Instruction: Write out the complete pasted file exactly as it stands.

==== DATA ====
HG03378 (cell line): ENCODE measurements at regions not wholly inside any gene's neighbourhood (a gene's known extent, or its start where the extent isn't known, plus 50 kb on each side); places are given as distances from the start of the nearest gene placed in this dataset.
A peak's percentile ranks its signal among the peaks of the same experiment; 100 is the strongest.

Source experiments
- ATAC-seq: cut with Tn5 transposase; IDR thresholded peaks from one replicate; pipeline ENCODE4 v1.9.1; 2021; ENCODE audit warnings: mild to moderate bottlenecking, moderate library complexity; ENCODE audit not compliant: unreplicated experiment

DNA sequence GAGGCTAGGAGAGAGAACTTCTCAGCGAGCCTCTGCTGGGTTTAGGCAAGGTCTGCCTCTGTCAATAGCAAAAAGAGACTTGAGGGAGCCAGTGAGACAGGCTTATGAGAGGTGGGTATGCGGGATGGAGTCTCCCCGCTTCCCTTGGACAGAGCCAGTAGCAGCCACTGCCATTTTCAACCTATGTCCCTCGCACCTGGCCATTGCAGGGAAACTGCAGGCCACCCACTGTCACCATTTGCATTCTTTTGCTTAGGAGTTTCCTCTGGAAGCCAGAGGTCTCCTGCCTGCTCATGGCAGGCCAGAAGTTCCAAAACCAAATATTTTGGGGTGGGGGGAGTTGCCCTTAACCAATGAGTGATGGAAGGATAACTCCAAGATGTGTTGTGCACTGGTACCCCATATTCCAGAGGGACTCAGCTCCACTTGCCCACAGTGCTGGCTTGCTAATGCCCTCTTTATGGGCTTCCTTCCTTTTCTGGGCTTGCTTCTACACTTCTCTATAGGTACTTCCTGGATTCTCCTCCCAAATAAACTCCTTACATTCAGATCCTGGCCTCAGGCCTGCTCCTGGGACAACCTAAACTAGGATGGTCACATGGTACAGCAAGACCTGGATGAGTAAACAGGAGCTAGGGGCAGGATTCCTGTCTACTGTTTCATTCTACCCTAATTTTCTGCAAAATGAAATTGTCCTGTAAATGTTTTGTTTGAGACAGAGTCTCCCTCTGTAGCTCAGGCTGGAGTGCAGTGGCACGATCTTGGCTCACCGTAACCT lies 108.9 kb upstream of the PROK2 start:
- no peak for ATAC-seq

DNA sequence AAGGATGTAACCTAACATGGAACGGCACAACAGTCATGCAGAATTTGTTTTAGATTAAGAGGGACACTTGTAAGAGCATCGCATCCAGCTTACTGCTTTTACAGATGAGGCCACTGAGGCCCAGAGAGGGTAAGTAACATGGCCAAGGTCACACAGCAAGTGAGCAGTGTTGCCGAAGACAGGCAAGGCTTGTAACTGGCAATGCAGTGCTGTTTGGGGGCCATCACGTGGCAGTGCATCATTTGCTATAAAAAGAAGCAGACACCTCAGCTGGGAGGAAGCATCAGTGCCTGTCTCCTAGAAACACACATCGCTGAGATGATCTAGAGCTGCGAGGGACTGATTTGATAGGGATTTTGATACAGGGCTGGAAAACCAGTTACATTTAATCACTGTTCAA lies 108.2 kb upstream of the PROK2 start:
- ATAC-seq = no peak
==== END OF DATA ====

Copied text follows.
HG03378 (cell line): ENCODE measurements at regions not wholly inside any gene's neighbourhood (a gene's known extent, or its start where the extent isn't known, plus 50 kb on each side); places are given as distances from the start of the nearest gene placed in this dataset.
A peak's percentile ranks its signal among the peaks of the same experiment; 100 is the strongest.

Source experiments
- ATAC-seq: cut with Tn5 transposase; IDR thresholded peaks from one replicate; pipeline ENCODE4 v1.9.1; 2021; ENCODE audit warnings: mild to moderate bottlenecking, moderate library complexity; ENCODE audit not compliant: unreplicated experiment

DNA sequence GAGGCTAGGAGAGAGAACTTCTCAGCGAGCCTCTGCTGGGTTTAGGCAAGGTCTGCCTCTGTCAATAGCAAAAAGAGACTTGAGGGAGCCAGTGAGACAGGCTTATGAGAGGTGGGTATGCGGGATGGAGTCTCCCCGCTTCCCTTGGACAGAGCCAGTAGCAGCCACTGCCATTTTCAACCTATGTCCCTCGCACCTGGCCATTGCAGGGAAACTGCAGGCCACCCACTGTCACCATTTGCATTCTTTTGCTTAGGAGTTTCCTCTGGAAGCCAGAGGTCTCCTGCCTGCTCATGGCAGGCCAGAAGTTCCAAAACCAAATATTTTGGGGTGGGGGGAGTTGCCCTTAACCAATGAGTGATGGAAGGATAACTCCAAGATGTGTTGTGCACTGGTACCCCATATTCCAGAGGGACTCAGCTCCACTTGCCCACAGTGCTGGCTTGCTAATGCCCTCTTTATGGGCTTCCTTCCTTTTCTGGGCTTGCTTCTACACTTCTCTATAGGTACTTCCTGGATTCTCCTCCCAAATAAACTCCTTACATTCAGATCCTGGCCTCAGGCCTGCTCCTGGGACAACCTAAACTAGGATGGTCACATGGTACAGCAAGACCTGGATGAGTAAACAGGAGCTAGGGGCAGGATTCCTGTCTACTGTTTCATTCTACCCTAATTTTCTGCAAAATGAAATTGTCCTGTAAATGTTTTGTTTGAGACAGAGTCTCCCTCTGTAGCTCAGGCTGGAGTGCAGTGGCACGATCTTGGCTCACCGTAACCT lies 108.9 kb upstream of the PROK2 start:
- no peak for ATAC-seq

DNA sequence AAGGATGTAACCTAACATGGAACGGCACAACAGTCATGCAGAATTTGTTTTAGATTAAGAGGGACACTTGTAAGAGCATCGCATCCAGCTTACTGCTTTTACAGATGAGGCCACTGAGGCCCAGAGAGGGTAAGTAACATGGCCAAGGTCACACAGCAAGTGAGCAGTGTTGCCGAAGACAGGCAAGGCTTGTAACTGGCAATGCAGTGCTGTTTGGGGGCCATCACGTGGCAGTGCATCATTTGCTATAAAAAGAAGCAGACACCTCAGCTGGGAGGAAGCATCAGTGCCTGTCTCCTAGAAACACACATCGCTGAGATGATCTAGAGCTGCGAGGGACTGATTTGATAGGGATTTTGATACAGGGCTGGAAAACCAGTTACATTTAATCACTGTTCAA lies 108.2 kb upstream of the PROK2 start:
- ATAC-seq = no peak